Take a look at the books in your office. Think about how much space they take up. Now pick one up and page through it. Is there a lot of white space? Some pages may only have a couple paragraphs on them. There are a lot of words and letters repeated. If there was a way to compress the book, it would be much lighter to store and carry around, wouldn’t it?

The same principle applies to your SQL Server databases. Pages have free space on them. They also have bits of data that are repeated. A great feature of SQL Server is data compression, which will reduce the size of a database on disk, making storage and administration easier.

SQL Server 2008 (and newer versions) Enterprise Edition includes two types of data compression: row and page. The following demos were done in SQL Server 2012 Enterprise Edition in order to show the value data compression has and efficiency gains that can be had by utilizing this enterprise-level feature.’ The demos will also show key performance factors to be aware of that may, or may not, be effected by data compression.

Row Compression

Row compression reduces the amount of space rows take up on a page in several ways:

  • Metadata overhead is reduced.
  • It uses the least amount of storage possible for some data types. Some numeric data types are reduced in size, and some character data types remove padding. For a full list of which data types can be compressed, and the method used, read Row Compression Implementation.
  • NULL and 0 values take up no space on a page.

Let’s see this in action. I’ll walk you through creating and populating a table, checking the size of the table, and viewing the size of the rows with DBCC PAGE. Then, I’ll enable row compression, rebuild the table, and revisit the page to see what’s changed.

First, I’ll create a table with several data types INT, CHAR(50), DATETIME, MONEY, and DECIMAL, to show the effects of compression on each.

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USE AdventureWorks2012; 
GO  
CREATE TABLE TestRowCompression 
( ItemID INT , 
  ItemName CHAR(50) , 
  DateAdded DATETIME , 
  UnitPrice MONEY , 
  ItemLength DECIMAL , 
  ItemWidth DECIMAL  ) 
WITH ( DATA_COMPRESSION = NONE);
USE AdventureWorks2012;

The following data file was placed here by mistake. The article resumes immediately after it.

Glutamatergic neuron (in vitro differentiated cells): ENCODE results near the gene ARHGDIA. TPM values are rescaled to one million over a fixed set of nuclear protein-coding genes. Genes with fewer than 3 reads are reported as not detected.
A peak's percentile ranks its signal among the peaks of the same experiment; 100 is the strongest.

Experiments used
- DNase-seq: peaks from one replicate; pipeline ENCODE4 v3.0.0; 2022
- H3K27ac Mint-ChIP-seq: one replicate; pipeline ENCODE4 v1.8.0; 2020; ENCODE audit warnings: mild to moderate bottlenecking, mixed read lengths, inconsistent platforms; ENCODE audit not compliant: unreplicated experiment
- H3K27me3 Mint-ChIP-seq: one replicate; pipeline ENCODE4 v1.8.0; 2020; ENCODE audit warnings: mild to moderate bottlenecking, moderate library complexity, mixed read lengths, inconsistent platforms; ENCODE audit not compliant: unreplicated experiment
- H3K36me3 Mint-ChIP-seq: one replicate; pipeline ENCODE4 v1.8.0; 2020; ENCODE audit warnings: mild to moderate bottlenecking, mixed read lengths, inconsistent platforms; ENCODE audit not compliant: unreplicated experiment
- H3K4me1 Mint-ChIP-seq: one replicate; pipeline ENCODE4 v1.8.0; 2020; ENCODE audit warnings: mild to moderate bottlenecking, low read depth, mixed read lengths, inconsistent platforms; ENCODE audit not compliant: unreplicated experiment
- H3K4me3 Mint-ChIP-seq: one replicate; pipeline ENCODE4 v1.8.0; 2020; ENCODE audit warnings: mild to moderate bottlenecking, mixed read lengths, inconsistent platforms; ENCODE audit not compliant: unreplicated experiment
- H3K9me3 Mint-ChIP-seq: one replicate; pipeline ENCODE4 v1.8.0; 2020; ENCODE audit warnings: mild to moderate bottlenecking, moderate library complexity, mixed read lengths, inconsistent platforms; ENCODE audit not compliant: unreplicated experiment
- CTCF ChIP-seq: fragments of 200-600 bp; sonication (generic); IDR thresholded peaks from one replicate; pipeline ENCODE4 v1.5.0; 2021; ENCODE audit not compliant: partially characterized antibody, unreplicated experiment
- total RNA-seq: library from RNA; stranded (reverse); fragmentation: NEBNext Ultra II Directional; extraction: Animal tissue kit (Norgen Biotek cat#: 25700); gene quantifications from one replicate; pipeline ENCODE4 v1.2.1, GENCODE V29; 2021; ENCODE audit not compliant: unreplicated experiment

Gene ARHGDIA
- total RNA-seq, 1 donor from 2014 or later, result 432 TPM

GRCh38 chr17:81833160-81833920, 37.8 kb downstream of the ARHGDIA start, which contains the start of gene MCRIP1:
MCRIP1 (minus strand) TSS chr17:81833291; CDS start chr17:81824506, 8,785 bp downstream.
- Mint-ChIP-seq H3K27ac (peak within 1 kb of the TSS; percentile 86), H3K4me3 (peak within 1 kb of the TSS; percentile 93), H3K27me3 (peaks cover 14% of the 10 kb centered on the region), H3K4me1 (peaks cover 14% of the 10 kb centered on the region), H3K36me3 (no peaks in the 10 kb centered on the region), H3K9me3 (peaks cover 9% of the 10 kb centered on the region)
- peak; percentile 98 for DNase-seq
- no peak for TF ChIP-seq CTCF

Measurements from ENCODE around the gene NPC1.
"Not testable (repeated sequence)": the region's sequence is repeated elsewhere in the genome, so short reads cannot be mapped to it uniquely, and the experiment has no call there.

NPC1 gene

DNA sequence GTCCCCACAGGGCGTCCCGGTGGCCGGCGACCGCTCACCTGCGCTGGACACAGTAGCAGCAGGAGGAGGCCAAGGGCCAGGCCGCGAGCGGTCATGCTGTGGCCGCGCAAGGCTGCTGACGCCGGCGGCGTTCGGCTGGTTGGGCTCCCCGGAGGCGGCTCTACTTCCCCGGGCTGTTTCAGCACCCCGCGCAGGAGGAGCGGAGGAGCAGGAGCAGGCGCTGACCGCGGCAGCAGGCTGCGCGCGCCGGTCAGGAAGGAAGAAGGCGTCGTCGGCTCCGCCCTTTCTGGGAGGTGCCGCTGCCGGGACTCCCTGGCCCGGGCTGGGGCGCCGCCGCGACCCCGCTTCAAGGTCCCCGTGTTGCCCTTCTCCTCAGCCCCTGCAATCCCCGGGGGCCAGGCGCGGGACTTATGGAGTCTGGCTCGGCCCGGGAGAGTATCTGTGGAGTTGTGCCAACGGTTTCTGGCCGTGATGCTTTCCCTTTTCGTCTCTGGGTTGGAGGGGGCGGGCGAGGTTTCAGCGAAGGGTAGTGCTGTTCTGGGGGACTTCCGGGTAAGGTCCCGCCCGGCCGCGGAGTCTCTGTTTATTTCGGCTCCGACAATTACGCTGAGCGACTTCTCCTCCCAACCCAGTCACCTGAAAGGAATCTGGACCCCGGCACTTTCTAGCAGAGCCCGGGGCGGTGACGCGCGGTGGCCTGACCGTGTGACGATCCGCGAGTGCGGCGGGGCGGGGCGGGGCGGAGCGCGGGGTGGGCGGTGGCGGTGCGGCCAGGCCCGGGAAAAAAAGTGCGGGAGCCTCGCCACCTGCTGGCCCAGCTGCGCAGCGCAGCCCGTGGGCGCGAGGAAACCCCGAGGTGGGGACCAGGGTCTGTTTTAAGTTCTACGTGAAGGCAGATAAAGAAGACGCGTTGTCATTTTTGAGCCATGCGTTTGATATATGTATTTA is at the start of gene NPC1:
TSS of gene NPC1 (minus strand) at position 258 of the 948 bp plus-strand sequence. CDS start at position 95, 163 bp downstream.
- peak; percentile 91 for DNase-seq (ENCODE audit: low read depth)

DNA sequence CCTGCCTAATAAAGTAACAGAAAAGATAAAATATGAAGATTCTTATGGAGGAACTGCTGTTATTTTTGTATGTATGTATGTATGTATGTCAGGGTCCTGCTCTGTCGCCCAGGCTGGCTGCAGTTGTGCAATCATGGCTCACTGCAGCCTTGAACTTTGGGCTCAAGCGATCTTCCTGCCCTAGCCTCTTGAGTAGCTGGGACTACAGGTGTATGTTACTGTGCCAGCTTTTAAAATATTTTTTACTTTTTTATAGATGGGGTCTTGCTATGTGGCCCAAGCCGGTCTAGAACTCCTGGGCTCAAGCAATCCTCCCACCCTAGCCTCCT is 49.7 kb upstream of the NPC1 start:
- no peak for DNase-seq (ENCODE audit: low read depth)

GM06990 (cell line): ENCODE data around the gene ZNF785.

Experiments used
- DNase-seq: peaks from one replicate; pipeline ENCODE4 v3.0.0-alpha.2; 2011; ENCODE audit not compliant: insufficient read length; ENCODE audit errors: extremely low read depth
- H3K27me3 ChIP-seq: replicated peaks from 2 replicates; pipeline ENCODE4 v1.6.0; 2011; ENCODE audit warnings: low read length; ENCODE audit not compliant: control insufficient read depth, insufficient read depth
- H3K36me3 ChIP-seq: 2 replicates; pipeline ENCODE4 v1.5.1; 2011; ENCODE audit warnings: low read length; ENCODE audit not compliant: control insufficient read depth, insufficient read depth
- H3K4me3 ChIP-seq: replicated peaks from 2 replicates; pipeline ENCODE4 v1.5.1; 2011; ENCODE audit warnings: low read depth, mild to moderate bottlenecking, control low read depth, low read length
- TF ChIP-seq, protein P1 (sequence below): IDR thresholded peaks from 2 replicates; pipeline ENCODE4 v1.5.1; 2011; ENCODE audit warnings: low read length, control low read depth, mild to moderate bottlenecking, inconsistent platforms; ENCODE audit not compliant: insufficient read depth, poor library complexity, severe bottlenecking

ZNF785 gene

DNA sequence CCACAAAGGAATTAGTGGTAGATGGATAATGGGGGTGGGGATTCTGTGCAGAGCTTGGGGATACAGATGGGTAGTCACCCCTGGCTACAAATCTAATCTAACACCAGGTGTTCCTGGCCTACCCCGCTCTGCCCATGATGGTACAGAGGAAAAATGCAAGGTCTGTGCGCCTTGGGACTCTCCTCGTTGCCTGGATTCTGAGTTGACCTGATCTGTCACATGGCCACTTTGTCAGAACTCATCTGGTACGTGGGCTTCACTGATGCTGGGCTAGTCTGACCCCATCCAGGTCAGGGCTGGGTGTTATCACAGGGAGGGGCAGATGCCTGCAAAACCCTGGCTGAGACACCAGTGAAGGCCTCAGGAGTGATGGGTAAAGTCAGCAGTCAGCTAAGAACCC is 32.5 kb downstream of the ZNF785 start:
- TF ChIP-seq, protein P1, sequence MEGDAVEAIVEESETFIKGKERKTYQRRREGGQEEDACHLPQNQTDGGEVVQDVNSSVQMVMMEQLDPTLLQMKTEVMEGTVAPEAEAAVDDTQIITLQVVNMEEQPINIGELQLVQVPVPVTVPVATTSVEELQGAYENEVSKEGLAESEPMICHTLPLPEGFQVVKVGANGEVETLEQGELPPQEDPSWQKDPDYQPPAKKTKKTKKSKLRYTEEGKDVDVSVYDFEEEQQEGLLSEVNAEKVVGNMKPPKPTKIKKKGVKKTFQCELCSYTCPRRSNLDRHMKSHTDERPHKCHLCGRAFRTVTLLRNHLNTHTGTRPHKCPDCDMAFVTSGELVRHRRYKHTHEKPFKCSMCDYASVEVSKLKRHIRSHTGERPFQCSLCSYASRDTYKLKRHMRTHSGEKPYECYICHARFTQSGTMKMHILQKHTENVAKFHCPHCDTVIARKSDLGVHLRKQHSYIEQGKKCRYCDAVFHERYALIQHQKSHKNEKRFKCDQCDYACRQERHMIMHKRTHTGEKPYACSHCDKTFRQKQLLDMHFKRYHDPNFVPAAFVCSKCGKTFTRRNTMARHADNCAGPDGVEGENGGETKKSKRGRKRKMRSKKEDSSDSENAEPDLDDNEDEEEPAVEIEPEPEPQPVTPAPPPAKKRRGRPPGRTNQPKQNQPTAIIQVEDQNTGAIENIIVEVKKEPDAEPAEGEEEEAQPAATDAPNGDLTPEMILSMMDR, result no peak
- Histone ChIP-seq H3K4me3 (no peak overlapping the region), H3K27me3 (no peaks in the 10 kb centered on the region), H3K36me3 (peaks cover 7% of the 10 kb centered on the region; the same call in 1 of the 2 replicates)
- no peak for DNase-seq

GO  
CREATE TABLE TestRowCompression 
( ItemID INT , 
  ItemName CHAR(50) , 
  DateAdded DATETIME , 
  UnitPrice MONEY , 
  ItemLength DECIMAL , 
  ItemWidth DECIMAL  ) 
WITH ( DATA_COMPRESSION = NONE);

Then, I’ll insert data into the table. I’m using a variety of values, including 0 and NULL, to show how that is compressed.

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INSERT INTO TestRowCompression 
VALUES ( 100000, 'Small Red Lego Brick', '2012/12/4', '0.75', 0, 0 ); 
INSERT INTO TestRowCompression 
VALUES ( 100001, 'Medium Blue Lego Brick', '2012/12/04', NULL, 1.5, .5 ); 
INSERT INTO TestRowCompression  
VALUES ( 12, 'Green Plate', '2012/12/01 08:34:56', '500.00', 12, 12 );
INSERT INTO TestRowCompression 
VALUES ( 100000, 'Small Red Lego Brick', '2012/12/4', '0.75', 0, 0 ); 
INSERT INTO TestRowCompression 
VALUES ( 100001, 'Medium Blue Lego Brick', '2012/12/04', NULL, 1.5, .5 ); 
INSERT INTO TestRowCompression  
VALUES ( 12, 'Green Plate', '2012/12/01 08:34:56', '500.00', 12, 12 );

Let’s see how the data appears when selected in a normal query.

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SELECT ItemID , 
 ItemName ,  
 DateAdded , 
 UnitPrice , 
 ItemLength , 
 ItemWidth 
FROM TestRowCompression;
SELECT ItemID , 
 ItemName ,  
 DateAdded , 
 UnitPrice , 
 ItemLength , 
 ItemWidth 
FROM TestRowCompression;

What I want to know now is how much space these rows are taking up in the database, and on the page. I can use sp_spaceused to find the reserved and used disk space of the table.

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sp_spaceused 'dbo.TestRowCompression';
sp_spaceused 'dbo.TestRowCompression';

Here, I can see that there are three rows, and the data is taking up 8KB of space that’s one page. How do I tell how much space each row is using? I can view the page, using DBCC PAGE, to find that information.

Note: if you’re not familiar with DBCC IND and DBCC PAGE, I recommend reading Using DBCC PAGE and DBCC IND to find out if page splits ever roll back by Paul Randal.

I’ll use DBCC IND to find the file number and page number.

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DBCC IND ('AdventureWorks2012', 'TestRowCompression', 0);